Why not ask for *opinions*? (was "The old Play/Pause toggle")

11 Aug 2006 - 3:51pm
8 years ago
1 reply
710 reads
Christopher Fahey
2005

> Can anyone point me to sources in which people have done
> usability studies of such a behavior in various interfaces,
> and how effective or not effective it is?

Why do so many list questions always begin with "Are there any studies
about...?" instead of "What is your expert opinion about...?"

It seems to me that quite often the question being asked is unlikely to show
up in any relevant research studies anyway. And even if there are, the
question is inevitably, albeit sheepishly, answered by other list members
offering their own unscientific expert opinions. And more often than not
these expert opinions are pretty darn good.

For example, in the case of the PLAY/PAUSE button question, Liya (I'm not
picking on you, Liya!) indicates that her application is fairly different
from a normal media player model. If there are any studies about play/pause
buttons out there, they may be at best tangentially applicable to her
exceptional requirements. Yet I'll bet that dozens of us on the list have
given this concept lots of thought at one point in our lives or another.

In that spirit of expert advice, here are some of my design opinions about
the PLAY/PAUSE problem: Stick as closely as possible to existing metaphors
and conventions even if it's not exactly a media player. Some one-button
examples: For one (flip/flop) button, use icons not text (more on this
below). When the app is in PLAY mode, blink the play button. When it's
paused, put a big "PAUSED" message somewhere (not on the button). As an
alternate one-button approach, create a more literal image of a toggle
switch (http://www.honeyrunapiaries.com/store/images/toggle_switch.jpg). And
here's a two-button example: Have two buttons, PLAY and PAUSE. Only one can
be pressed at a time (like a radio button). What not to do: Do not have the
button say "PLAY" when it is paused and "PAUSE" when it is playing. If your
users are familiar with iTunes or Windows Media Player, they will understand
the icon approach but the text approach is just too confusing. The text
approach defies common sense. Finally, if you are not literally using PLAY
and PAUSE as the exact user-facing term for the feature (i.e., if the
feature is really thought of by the user as "ENABLED/DISABLED" or
"OPEN/CLOSED" or "BUY/SELL"), then do NOT use a PLAY/PAUSE style flip/flop
button.

Cheers,
-Cf

Christopher Fahey
____________________________
Behavior
http://www.behaviordesign.com
me: http://www.graphpaper.com

Comments

11 Aug 2006 - 3:59pm
Mark Schraad
2006

Because heuristic evaluations (that means "in my professional opinion
based on all of my experience"), though they may well solve some
problems, are short cuts. The same is true with a published study, if
the constraints and conditions are not precisely the same. That is
why it pays to test nearly every stage with USERS even though in
inevitably slows the dev process and pisses off the business or
product managers. Defining the problem is usually 90% of the work.
Rarely do designers solve the exact same problem twice.

Mark

On Aug 11, 2006, at 5:51 PM, Christopher Fahey wrote:

> [Please voluntarily trim replies to include only relevant quoted
> material.]
>
>> Can anyone point me to sources in which people have done
>> usability studies of such a behavior in various interfaces,
>> and how effective or not effective it is?
>
> Why do so many list questions always begin with "Are there any studies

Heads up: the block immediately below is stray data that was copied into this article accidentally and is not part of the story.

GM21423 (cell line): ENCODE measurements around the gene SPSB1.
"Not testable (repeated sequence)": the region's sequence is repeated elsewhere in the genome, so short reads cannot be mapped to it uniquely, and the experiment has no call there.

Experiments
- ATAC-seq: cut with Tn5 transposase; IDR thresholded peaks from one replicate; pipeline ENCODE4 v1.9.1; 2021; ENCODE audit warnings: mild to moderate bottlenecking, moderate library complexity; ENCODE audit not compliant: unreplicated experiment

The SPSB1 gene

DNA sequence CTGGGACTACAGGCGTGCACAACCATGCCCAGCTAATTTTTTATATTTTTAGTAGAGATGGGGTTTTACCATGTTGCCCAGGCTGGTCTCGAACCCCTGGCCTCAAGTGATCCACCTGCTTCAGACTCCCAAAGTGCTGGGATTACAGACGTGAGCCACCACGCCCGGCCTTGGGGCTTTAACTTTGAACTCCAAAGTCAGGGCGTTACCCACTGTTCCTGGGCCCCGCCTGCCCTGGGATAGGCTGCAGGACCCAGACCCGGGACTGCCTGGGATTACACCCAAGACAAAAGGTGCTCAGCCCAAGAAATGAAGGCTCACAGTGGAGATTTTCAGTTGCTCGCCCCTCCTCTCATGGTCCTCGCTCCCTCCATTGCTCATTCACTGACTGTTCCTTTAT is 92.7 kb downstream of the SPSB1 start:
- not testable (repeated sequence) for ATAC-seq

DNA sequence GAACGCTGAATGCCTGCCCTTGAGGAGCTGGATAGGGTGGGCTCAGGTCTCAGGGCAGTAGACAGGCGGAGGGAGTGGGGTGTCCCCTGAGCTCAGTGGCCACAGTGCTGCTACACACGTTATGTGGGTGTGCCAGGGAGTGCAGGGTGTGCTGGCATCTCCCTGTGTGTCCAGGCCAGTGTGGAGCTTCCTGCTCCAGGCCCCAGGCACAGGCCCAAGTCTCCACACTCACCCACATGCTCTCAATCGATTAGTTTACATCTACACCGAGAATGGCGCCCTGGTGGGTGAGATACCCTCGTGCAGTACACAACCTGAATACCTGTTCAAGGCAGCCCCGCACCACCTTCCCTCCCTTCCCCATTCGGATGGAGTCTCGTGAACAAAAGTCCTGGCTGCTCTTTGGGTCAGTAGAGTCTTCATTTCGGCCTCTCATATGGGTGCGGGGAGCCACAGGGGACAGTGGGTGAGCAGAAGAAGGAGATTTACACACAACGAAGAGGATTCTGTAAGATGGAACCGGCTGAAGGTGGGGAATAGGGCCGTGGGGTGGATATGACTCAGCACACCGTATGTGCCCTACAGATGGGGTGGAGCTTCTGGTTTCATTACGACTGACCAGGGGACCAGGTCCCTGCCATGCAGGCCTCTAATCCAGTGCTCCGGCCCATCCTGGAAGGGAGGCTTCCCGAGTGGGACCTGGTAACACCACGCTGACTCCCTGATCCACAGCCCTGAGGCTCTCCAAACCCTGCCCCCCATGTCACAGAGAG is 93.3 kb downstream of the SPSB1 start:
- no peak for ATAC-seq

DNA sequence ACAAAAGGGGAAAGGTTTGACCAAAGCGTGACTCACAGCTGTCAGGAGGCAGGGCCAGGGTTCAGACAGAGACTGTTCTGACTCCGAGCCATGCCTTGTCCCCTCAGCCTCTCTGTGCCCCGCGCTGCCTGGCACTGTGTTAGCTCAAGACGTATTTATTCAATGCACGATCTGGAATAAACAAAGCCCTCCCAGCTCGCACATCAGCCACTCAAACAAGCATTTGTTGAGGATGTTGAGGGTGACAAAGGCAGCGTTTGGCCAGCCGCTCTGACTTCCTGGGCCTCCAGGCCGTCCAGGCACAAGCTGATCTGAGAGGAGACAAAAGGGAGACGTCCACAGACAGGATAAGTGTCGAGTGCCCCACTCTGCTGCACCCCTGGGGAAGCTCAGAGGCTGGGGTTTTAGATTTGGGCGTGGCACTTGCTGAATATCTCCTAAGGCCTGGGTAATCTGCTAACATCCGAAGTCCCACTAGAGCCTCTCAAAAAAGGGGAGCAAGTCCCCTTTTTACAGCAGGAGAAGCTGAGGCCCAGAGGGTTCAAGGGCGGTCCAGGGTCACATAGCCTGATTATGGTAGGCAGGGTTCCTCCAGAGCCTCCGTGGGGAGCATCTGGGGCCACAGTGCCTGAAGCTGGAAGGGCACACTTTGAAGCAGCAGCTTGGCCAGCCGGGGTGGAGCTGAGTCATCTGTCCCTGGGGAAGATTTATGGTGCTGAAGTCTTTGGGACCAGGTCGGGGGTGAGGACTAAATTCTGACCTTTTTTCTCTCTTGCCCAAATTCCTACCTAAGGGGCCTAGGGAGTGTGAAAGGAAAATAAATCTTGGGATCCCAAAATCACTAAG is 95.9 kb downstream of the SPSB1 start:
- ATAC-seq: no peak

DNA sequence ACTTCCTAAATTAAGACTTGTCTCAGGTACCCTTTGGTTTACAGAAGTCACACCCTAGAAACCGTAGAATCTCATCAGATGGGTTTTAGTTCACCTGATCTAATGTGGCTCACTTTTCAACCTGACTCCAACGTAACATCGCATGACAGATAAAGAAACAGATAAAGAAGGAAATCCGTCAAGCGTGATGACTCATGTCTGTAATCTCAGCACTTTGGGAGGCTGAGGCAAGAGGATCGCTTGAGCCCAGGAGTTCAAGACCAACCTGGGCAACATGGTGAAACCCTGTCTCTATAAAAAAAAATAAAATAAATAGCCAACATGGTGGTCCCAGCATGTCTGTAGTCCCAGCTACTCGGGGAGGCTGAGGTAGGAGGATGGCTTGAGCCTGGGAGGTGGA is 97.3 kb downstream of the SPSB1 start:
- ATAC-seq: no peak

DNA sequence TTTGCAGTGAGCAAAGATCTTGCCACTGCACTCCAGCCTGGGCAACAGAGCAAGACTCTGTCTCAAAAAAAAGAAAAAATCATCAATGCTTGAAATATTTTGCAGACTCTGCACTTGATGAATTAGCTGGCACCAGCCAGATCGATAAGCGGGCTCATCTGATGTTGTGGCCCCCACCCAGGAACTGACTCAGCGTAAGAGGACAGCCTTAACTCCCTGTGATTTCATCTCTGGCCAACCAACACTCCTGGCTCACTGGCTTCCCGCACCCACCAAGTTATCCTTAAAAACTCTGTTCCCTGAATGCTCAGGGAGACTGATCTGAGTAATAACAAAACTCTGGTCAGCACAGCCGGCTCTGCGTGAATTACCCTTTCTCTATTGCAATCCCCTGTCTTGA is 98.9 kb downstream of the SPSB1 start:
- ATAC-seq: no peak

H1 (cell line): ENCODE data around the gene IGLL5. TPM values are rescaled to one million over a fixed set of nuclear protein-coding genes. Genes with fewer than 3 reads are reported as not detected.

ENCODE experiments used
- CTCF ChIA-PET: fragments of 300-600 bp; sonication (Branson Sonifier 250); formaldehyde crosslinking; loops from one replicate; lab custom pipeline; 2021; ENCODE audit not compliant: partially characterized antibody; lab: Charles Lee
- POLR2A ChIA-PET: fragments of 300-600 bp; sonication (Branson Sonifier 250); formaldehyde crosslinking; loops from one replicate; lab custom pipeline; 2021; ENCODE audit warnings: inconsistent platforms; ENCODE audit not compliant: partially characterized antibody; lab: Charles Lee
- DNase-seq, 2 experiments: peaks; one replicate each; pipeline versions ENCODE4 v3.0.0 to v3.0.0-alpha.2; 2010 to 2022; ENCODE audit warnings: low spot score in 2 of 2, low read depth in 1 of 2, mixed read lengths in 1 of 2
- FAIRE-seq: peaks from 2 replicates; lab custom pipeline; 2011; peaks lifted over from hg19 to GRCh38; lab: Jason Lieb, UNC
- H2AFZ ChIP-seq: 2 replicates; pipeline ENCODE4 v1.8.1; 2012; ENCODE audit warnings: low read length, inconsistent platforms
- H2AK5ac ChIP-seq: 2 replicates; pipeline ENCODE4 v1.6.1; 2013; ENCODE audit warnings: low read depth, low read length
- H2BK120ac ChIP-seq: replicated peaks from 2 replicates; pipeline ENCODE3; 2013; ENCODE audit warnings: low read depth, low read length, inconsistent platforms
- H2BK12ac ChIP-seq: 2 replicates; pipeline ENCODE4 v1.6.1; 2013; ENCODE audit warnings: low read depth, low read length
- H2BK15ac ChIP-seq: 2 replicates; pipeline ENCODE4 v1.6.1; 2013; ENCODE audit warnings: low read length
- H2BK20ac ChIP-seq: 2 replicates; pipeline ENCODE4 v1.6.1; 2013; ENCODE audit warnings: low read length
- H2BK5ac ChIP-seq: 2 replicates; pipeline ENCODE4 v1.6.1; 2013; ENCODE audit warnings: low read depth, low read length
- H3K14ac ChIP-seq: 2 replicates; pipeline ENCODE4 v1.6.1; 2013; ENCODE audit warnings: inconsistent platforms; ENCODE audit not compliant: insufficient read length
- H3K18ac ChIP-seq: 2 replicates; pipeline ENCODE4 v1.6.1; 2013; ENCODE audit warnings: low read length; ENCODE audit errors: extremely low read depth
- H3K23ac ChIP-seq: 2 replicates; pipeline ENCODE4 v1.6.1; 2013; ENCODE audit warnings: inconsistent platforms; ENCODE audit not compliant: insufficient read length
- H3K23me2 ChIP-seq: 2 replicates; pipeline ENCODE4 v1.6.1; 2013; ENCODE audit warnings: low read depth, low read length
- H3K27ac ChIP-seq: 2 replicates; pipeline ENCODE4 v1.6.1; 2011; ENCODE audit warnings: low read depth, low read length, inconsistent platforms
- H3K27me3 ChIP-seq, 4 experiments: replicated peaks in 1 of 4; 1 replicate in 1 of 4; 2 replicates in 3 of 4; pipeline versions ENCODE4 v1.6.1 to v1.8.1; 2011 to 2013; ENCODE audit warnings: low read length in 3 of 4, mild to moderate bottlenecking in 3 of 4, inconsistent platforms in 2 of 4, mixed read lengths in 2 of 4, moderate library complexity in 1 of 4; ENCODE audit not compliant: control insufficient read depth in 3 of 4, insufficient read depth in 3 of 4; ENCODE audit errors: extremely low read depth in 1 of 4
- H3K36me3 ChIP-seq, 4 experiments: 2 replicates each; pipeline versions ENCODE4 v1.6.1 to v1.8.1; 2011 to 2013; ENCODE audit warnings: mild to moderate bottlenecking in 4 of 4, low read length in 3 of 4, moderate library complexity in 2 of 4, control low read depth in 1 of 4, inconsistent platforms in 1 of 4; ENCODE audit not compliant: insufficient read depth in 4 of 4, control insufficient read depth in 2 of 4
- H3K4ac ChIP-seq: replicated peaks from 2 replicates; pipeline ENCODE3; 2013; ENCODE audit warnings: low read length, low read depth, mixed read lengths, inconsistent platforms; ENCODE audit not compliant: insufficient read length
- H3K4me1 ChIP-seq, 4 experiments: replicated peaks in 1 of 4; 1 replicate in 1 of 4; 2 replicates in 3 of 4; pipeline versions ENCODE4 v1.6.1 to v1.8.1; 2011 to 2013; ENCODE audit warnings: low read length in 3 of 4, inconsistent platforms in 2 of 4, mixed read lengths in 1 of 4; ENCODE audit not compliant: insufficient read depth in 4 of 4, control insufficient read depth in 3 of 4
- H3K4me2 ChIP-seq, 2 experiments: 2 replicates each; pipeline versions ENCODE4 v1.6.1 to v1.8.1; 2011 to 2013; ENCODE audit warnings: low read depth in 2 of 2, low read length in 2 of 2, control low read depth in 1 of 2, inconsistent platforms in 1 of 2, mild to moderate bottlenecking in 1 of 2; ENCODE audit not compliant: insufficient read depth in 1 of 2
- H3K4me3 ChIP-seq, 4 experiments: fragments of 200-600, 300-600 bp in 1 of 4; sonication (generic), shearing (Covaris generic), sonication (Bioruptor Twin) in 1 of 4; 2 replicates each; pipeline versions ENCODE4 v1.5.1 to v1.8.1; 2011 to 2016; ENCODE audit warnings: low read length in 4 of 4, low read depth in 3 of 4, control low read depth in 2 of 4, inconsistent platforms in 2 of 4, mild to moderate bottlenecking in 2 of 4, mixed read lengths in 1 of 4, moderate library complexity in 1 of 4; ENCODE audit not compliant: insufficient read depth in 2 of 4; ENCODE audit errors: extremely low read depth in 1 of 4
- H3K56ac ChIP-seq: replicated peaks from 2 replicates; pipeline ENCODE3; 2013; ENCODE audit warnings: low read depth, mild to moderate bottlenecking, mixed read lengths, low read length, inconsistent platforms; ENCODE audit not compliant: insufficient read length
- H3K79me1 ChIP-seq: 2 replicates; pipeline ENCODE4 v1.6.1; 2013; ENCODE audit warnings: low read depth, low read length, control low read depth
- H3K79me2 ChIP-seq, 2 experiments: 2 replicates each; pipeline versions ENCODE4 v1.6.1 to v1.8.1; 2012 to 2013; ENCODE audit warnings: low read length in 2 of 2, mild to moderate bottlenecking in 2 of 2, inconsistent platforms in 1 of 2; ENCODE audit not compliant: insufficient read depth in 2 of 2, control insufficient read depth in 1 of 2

> about...?" instead of "What is your expert opinion about...?"
>
> It seems to me that quite often the question being asked is
> unlikely to show
> up in any relevant research studies anyway. And even if there are, the
> question is inevitably, albeit sheepishly, answered by other list
> members
> offering their own unscientific expert opinions. And more often
> than not
> these expert opinions are pretty darn good.
>
> For example, in the case of the PLAY/PAUSE button question, Liya
> (I'm not
> picking on you, Liya!) indicates that her application is fairly
> different
> from a normal media player model. If there are any studies about
> play/pause
> buttons out there, they may be at best tangentially applicable to her
> exceptional requirements. Yet I'll bet that dozens of us on the
> list have
> given this concept lots of thought at one point in our lives or
> another.
>
> In that spirit of expert advice, here are some of my design
> opinions about
> the PLAY/PAUSE problem: Stick as closely as possible to existing
> metaphors
> and conventions even if it's not exactly a media player. Some one-
> button
> examples: For one (flip/flop) button, use icons not text (more on this
> below). When the app is in PLAY mode, blink the play button. When it's
> paused, put a big "PAUSED" message somewhere (not on the button).
> As an
> alternate one-button approach, create a more literal image of a toggle
> switch (http://www.honeyrunapiaries.com/store/images/
> toggle_switch.jpg). And
> here's a two-button example: Have two buttons, PLAY and PAUSE. Only
> one can
> be pressed at a time (like a radio button). What not to do: Do not
> have the
> button say "PLAY" when it is paused and "PAUSE" when it is playing.
> If your
> users are familiar with iTunes or Windows Media Player, they will
> understand
> the icon approach but the text approach is just too confusing. The
> text
> approach defies common sense. Finally, if you are not literally
> using PLAY
> and PAUSE as the exact user-facing term for the feature (i.e., if the
> feature is really thought of by the user as "ENABLED/DISABLED" or
> "OPEN/CLOSED" or "BUY/SELL"), then do NOT use a PLAY/PAUSE style
> flip/flop
> button.
>
> Cheers,
> -Cf
>
> Christopher Fahey
> ____________________________
> Behavior
> http://www.behaviordesign.com
> me: http://www.graphpaper.com
>
>
>
>
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